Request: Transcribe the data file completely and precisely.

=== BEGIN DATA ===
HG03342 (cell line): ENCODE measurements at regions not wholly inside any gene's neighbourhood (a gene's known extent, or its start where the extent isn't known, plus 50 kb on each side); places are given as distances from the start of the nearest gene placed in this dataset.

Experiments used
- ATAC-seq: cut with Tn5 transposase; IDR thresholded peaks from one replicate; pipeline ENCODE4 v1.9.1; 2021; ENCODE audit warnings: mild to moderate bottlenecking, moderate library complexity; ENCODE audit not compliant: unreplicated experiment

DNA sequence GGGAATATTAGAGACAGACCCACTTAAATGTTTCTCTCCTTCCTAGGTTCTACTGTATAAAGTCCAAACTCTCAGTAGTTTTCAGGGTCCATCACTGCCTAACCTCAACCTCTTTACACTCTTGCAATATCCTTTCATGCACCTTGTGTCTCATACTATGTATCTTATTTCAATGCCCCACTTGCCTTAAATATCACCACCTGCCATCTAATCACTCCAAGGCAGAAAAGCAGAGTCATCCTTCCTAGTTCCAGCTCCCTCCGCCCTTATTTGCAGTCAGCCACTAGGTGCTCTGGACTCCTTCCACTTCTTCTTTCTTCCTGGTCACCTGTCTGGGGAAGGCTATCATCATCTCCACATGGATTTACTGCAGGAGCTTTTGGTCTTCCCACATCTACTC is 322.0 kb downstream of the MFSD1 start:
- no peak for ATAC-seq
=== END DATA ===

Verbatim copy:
HG03342 (cell line): ENCODE measurements at regions not wholly inside any gene's neighbourhood (a gene's known extent, or its start where the extent isn't known, plus 50 kb on each side); places are given as distances from the start of the nearest gene placed in this dataset.

Experiments used
- ATAC-seq: cut with Tn5 transposase; IDR thresholded peaks from one replicate; pipeline ENCODE4 v1.9.1; 2021; ENCODE audit warnings: mild to moderate bottlenecking, moderate library complexity; ENCODE audit not compliant: unreplicated experiment

DNA sequence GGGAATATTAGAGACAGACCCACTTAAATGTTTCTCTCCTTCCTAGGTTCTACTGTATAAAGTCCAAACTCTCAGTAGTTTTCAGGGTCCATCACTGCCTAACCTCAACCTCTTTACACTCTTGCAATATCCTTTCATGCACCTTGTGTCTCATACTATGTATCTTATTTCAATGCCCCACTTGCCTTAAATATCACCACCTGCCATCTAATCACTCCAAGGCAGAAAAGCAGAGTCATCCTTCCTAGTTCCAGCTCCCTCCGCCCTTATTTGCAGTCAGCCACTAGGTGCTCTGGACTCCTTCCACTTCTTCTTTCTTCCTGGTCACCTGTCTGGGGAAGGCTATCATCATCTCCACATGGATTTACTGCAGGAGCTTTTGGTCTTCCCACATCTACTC is 322.0 kb downstream of the MFSD1 start:
- no peak for ATAC-seq